Woman Accused Of Faking Cancer To Collect $38K From Fundraising Campaign

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With fundraising campaigns popping up all over online and in social media, it’s not always easy to tell the real causes from the fake. Officials in Alabama say one woman faked cancer and scammed charitable givers out of $38,000.

The Alabama Attorney General’s office says she used two online GoFundMe Campaigns to reap more than $38,000 from donors who wanted to help her with medical bills and a family vacation to Disney.

The campaigns identified the woman as a terminal cancer patient, but an investigation revealed that her claim isn’t true, the AG’s office claims.

She’s not the first person to be accused of faking a serious medical condition to scam folks out of their well-meant dollars: An Illinois woman accused of faking cancer to collect charitable donations was arrested on her way to film an interview for the Dr. Phil show in 2014.

In 2015, police in Pennsylvania charged a woman with theft by deception after accusing her of faking cancer for two years to rake in thousands of dollars in donations.

Before you donate to any online fundraising campaign, you should check out these tips from the Federal Trade Commission to make sure you aren’t getting duped.

• Ask for detailed information about the charity, including name, address, and telephone number.

• Get the exact name of the organization and do some research. Searching the name of the organization online — especially with the word “complaint(s)” or “scam”— is one way to learn about its reputation.

• Call the charity. Find out if the organization is aware of the solicitation and has authorized the use of its name. The organization’s development staff should be able to help you.

• Find out if the charity or fundraiser must be registered in your state by contacting the National Association of State Charity Officials.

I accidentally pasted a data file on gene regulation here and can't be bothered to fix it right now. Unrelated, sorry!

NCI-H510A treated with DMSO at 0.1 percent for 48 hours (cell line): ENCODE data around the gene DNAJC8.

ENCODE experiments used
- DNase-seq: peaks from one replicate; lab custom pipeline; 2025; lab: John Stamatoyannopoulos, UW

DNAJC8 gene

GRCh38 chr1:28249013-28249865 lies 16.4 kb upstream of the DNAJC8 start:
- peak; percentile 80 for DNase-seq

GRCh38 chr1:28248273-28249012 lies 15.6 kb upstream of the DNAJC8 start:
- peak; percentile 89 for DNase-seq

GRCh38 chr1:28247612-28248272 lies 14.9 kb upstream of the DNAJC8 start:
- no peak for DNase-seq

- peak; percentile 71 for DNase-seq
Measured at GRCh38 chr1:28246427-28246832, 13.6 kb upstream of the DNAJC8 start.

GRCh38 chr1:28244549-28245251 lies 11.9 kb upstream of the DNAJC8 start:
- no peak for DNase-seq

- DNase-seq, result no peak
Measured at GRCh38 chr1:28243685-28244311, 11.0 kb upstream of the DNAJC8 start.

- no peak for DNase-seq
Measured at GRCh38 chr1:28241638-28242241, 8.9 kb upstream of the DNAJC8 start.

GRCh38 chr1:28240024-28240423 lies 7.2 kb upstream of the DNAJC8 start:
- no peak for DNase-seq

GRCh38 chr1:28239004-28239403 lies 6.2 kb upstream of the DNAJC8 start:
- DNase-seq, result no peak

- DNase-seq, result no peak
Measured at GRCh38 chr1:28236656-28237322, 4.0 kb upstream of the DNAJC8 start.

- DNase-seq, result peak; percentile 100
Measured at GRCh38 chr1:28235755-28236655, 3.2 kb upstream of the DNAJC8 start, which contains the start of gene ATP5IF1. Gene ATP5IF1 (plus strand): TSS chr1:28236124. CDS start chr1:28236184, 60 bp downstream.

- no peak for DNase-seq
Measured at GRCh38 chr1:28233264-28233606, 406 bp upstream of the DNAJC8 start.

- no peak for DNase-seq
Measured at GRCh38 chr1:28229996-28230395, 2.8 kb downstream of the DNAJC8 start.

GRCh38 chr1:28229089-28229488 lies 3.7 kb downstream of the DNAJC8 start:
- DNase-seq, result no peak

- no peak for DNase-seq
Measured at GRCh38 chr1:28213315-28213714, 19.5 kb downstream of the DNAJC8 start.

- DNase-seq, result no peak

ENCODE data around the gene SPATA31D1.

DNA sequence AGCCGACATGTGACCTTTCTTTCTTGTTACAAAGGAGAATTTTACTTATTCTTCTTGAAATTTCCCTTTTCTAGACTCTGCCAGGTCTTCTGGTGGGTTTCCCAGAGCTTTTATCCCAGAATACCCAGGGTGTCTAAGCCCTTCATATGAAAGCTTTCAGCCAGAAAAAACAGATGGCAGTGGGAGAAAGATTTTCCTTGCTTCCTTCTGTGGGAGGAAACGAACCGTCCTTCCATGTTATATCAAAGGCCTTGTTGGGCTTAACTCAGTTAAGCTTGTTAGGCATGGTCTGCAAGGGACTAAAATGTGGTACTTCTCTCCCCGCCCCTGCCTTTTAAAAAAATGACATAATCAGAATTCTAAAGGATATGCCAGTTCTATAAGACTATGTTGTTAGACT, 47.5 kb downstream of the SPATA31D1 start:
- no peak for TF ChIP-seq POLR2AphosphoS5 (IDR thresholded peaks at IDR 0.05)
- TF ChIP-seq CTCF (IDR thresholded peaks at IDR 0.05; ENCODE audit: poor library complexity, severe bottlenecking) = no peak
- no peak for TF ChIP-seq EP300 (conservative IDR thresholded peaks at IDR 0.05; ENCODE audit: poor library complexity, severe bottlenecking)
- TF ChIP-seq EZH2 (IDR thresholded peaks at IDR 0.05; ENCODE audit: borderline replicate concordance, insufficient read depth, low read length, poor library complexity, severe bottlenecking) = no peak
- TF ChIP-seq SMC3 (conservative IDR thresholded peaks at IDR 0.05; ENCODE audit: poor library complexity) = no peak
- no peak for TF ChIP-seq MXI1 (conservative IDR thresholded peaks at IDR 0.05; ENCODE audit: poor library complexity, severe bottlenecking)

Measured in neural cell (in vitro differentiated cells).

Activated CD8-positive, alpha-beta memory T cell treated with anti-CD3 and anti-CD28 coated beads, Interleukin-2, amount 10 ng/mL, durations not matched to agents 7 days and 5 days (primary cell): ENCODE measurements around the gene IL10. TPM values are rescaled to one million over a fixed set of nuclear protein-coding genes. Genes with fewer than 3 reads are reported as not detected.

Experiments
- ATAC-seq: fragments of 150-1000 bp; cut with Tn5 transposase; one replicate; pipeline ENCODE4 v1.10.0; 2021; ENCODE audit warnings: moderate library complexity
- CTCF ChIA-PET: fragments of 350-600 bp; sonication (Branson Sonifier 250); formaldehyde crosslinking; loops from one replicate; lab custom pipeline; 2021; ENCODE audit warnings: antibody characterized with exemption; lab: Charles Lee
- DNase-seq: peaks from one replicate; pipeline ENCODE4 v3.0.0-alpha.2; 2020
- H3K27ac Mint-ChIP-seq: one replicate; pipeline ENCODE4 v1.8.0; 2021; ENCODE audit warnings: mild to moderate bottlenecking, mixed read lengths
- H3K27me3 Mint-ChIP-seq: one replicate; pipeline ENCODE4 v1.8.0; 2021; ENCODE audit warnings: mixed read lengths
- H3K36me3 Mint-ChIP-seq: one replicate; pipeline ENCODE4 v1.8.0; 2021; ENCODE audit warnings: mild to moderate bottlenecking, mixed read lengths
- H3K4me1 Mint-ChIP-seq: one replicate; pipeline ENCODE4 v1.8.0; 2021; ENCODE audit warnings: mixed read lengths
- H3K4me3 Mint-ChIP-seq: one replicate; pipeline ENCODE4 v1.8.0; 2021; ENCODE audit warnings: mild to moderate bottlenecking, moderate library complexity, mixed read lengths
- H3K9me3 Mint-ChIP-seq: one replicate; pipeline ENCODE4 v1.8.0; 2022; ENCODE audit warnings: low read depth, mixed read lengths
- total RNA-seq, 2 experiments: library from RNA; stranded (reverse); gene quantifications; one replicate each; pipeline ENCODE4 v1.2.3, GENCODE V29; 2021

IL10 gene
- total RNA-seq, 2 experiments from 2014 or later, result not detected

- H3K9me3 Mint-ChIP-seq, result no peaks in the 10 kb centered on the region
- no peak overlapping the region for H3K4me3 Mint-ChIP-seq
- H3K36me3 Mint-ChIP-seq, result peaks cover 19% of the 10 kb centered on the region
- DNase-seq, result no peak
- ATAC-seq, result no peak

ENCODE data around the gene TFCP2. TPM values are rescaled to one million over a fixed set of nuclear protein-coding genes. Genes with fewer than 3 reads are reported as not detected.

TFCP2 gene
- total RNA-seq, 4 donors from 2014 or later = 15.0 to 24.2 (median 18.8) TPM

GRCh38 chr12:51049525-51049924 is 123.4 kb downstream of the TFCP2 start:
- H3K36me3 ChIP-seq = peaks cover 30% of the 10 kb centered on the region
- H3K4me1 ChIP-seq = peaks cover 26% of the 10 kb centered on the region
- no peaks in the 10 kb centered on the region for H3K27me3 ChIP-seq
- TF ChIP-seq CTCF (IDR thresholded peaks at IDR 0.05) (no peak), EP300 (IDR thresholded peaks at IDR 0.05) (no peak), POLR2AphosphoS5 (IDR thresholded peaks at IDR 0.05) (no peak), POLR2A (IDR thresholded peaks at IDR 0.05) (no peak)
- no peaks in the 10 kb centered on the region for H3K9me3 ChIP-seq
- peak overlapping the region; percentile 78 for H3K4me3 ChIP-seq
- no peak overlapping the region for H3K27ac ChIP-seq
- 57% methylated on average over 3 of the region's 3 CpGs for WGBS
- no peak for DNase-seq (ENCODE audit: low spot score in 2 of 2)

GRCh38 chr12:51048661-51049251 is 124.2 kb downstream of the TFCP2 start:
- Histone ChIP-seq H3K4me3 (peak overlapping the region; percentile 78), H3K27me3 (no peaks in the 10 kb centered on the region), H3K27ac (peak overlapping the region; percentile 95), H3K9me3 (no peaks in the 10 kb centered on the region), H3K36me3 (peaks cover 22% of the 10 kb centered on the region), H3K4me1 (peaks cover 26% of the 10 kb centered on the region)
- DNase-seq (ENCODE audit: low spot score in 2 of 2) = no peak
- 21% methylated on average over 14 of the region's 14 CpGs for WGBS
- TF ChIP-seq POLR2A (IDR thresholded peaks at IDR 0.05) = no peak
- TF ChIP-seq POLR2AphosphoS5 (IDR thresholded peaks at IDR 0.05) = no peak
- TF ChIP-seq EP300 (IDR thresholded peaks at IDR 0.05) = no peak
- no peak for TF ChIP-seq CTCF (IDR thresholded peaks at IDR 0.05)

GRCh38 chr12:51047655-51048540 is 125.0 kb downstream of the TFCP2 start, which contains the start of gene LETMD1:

• Check if the charity is trustworthy by contacting the Better Business Bureau’s (BBB) Wise Giving Alliance, Charity Navigator, Charity Watch, or GuideStar.

• Keep a record of your donations.

• Never send cash donations. For security and tax purposes, it’s best to pay by check — made payable to the charity — or by credit card.

• Never wire money to someone claiming to be a charity. Scammers often request donations to be wired because wiring money is like sending cash: once you send it, you can’t get it back.

• Do not provide your credit or check card number, bank account number or any personal information until you’ve thoroughly researched the charity.

• Be wary of charities that spring up too suddenly in response to current events and natural disasters. Even if they are legitimate, they probably don’t have the infrastructure to get the donations to the affected area or people.

If you do believe a fundraising campaign or charity is a scam, you can report it to the FTC here. You do not have to have lost money to a scam to report it

Want more consumer news? Visit our parent organization, Consumer Reports, for the latest on scams, recalls, and other consumer issues.